While the cost to produce a work and the need to recoup that cost in order to make further production feasible—much less a viable career—does bear mentioning, more interesting to me are the ethics of piracy.
The adult film industry has been in a downward spiral of budget slashing for years. Performers’ rates have remained generally unchanged while inflation increases each year. Long term crew members have found themselves replaced by inexperienced people willing to do their jobs for lower pay. The quality of videos made under these conditions tends to suffer.
It is easy to point at online piracy as the reason for the declining sales that are causing these budget cuts, but the situation isn’t quite that simple.
A long time ago, when the internet was much more like the Wild West and adult video companies made their money selling VHS tapes to brick and mortar stores, everybody charged too much for their product. Rather, they charged what the upper limit of what the market would bear, knowing the consumer didn’t have many options.
As access to the internet became more widespread, studios popped up to serve the new digital market. This prompted established production companies to either build their own commercial web presences or sell the rights to their back catalogue for pennies. Shady business practices abounded, including hidden add-ons—inconspicuous pre-checked buttons signing the purchaser up for extra services at extra cost unless actively un-checked, similarly to Columbia House’s negative option billing system—and alleged double-processing of credit cards. In his book Beaver Street, Robert Rosen provides rare documentation of a scam involving High Society magazine, in which users were asked to verify their age via credit card information to access an ostensibly free tour and then auto-billed $60 a month.
Not that business practices ranging from disingenuous to fraudulent are unique to pornography. Ponzi schemes have existed since the early 1920s, and product subscriptions like Enzyte and Proactiv can be notoriously difficult to cancel. But dirt is always dirtier when it’s in porn’s backyard.
By the mid 2000s when free tube sites full of explicit streaming videos arrived on the scene, the online porn viewing audience was primed to adore them. They’d been overcharged; they’d been taught that giving their credit card information to an adult site could result in theft. It is difficult to blame them for choosing to watch stolen and freely distributed content, given the risk involved with paying for it.
According to a 2011 feature in New York, a man named Fabian Thylmann bought a company named Mansef in 2010 to mash their tube sites and other properties together to form a new company called Manwin.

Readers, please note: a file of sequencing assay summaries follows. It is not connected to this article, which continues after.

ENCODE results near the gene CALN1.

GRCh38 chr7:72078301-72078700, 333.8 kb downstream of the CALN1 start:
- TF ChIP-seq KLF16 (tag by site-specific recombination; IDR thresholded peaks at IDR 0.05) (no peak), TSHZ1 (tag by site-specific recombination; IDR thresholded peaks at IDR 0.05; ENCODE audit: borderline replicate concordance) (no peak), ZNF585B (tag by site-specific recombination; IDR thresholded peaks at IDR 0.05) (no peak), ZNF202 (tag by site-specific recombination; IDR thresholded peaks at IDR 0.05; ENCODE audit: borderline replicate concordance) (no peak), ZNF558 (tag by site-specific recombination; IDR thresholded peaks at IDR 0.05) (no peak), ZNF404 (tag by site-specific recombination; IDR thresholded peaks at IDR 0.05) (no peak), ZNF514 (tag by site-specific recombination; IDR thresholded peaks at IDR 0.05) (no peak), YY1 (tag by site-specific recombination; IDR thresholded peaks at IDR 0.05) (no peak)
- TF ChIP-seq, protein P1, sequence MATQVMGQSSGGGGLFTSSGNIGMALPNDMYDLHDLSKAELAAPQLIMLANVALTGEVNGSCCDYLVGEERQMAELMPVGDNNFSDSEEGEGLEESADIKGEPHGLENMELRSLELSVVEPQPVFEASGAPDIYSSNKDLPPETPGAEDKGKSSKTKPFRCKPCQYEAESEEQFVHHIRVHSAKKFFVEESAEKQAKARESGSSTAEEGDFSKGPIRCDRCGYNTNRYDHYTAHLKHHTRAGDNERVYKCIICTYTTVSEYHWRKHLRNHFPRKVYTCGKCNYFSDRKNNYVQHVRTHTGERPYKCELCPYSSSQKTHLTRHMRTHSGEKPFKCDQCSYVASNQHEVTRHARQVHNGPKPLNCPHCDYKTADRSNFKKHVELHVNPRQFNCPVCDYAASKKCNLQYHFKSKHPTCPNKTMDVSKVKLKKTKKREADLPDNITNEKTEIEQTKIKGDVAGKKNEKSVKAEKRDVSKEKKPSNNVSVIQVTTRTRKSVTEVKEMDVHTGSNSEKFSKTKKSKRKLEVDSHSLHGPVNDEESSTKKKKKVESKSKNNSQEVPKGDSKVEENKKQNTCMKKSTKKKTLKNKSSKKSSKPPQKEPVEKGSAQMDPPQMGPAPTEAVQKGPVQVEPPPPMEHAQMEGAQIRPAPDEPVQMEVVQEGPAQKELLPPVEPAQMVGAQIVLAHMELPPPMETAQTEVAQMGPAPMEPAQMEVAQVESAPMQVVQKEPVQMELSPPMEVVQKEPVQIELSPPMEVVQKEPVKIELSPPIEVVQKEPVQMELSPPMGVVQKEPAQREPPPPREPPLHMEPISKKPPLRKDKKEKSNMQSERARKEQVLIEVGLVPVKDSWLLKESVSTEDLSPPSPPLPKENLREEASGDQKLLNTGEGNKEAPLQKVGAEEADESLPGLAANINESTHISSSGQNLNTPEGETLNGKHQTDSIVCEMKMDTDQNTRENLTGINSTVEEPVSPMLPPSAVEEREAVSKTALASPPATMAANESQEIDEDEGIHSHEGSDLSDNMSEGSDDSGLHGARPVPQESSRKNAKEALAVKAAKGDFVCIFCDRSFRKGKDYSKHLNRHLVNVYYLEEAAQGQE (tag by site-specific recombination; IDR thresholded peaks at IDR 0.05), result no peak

Take a minute to look at that name: Manwin. Man. Win. The name seems to drip patriarchal entitlement.
Manwin’s tube sites enabled users to upload whatever they pleased, including videos owned by other production companies. All this free porn helped Manwin grow the traffic flowing to their websites.
As you may already know, when consumers view content on free sites (whether blogs, news outlets, or porn tubes) they’re paying with clicks. While that doesn’t cost the consumer anything, it enables the website they’re clicking on to generate money.
Manwin used their traffic to sell ad space to those same production companies they enabled theft from. Production companies paid a lot for banners. Manwin then began buying the companies they had helped devalue, including Digital Playground—the company I was contracted to for a number of years. I believe the worst sorts of capitalists would consider Manwin’s behavior a win of the highest order.
I see a major difference in intent between torrents and tube sites. With regards to pornography, tubes and torrents are diametrically opposed reactions to the infinite reproducibility of online content.
Torrent sites like the Pirate Bay seem committed to freedom of information and freedom of speech, hosting anonymous leaks exposing government and corporate misconduct alongside copy written entertainment media. One founder, Peter Sunde, has been incredibly vocal about the overreach of proposed laws like SOPA and PIPA.
Aside from notable exceptions like WoodRocket and PornTube, most of the major tube sites are owned by Manwin (now called MindGeek.) The Manwin/MindGeek network of tubes looks like effective, market crushing monopoly and many of their properties have engaged in “settle or we’ll sue” tactics—directly targeting individual downloaders with lawsuits demanding inflated payment for product viewed—known as copyright trolling.
Would you care to guess which one I’d prefer you pirate my work from? As TRENCHCOATx starts to release the first pornographic videos I’ve directed (and funded) into the world, I’m wishing the Creative Commons had an Attribution-NonCommercial-ShareAlike-NoTubesOnlyTorrents license. In lieu of that, I have this blog.
So I’d love it if enough people paid for Graphic Depictions to make it possible for me to make more things like it, but I don’t believe in copyright trolling or cracking down on sharing. Create all the GIFs, clips, and screen grabs you want (just know that the rights to the music belong to Sxip Shirey) and share them with the world, but please don’t charge people for them and please keep the name of the project attached. And please, for the love of all things filthy and explicit, keep it off the damn Manwin/MindGeek owned tube sites.